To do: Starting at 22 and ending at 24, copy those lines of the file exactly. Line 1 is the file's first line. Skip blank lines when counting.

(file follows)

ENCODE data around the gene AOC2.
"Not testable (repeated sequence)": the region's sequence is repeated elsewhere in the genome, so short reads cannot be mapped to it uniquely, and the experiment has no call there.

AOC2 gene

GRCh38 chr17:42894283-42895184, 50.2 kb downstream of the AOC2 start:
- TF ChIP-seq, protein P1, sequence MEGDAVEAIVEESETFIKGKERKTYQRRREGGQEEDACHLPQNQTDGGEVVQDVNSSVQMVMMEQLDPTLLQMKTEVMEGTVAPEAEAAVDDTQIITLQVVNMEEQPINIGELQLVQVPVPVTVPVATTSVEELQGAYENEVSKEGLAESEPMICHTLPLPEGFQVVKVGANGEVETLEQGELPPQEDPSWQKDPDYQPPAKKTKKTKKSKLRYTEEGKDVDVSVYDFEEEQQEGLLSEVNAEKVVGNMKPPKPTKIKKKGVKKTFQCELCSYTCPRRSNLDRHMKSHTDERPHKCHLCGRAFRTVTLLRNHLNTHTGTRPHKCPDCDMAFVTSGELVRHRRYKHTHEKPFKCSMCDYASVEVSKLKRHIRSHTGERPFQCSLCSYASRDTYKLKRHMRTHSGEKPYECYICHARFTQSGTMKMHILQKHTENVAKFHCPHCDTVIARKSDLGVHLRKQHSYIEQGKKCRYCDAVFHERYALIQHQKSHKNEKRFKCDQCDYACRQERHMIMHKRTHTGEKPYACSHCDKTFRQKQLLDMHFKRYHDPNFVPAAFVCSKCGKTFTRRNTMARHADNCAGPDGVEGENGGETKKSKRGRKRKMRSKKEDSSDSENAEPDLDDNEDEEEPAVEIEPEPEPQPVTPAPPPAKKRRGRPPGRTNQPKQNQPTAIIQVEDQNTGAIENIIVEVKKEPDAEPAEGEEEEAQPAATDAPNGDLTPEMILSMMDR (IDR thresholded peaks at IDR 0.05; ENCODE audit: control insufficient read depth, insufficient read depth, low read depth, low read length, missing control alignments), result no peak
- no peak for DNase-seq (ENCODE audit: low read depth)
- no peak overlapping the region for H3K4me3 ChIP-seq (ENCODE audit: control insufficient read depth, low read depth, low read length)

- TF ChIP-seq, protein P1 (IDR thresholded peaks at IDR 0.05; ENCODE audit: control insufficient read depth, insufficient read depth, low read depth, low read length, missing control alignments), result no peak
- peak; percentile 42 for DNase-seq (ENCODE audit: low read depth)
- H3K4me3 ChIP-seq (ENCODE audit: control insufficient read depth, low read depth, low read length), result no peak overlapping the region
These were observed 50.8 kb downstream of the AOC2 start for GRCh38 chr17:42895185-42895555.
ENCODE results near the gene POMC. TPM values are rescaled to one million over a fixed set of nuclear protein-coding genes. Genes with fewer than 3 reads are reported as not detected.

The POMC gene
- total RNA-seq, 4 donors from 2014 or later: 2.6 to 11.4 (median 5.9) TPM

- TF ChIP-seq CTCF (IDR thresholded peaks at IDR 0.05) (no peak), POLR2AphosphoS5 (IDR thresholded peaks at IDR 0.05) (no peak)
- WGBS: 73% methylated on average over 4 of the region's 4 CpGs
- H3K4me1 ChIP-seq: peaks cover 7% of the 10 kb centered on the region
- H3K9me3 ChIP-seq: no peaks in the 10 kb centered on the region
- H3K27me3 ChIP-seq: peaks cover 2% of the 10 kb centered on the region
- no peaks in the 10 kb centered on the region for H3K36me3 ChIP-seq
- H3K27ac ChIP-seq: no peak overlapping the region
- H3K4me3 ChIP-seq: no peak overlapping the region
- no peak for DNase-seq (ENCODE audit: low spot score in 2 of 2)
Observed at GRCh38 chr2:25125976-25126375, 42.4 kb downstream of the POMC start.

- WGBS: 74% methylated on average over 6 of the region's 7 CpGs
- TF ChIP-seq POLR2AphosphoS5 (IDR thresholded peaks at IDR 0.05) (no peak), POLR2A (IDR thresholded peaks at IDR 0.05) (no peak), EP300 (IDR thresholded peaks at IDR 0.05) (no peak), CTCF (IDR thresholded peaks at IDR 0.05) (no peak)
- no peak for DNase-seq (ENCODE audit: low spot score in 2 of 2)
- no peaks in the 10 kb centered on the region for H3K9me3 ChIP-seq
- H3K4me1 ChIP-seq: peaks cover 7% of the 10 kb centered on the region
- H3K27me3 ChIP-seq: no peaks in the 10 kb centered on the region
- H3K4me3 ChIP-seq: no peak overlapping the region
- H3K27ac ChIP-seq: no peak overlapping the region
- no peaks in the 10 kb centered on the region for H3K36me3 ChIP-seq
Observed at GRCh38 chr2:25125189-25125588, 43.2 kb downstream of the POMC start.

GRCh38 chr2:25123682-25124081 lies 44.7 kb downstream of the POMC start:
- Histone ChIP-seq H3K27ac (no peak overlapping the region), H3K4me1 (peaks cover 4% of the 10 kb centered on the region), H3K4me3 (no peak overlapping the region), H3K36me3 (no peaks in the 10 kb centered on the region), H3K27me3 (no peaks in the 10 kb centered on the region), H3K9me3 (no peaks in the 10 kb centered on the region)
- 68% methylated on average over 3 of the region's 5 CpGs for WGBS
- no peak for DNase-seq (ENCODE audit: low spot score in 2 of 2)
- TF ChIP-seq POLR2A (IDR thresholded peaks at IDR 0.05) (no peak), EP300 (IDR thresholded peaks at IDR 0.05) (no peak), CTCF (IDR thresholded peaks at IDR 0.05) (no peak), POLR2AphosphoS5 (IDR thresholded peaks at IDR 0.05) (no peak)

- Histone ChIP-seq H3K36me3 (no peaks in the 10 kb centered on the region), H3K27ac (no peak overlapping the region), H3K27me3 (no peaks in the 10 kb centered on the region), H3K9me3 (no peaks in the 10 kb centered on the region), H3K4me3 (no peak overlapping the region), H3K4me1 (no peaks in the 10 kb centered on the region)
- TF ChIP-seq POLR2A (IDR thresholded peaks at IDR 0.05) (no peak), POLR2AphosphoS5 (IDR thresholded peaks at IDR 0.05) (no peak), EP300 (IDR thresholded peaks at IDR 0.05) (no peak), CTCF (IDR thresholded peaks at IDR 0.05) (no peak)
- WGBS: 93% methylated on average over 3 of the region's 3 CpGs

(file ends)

- H3K4me3 ChIP-seq: no peak overlapping the region
- no peak for DNase-seq (ENCODE audit: low spot score in 2 of 2)
Observed at GRCh38 chr2:25125976-25126375, 42.4 kb downstream of the POMC start.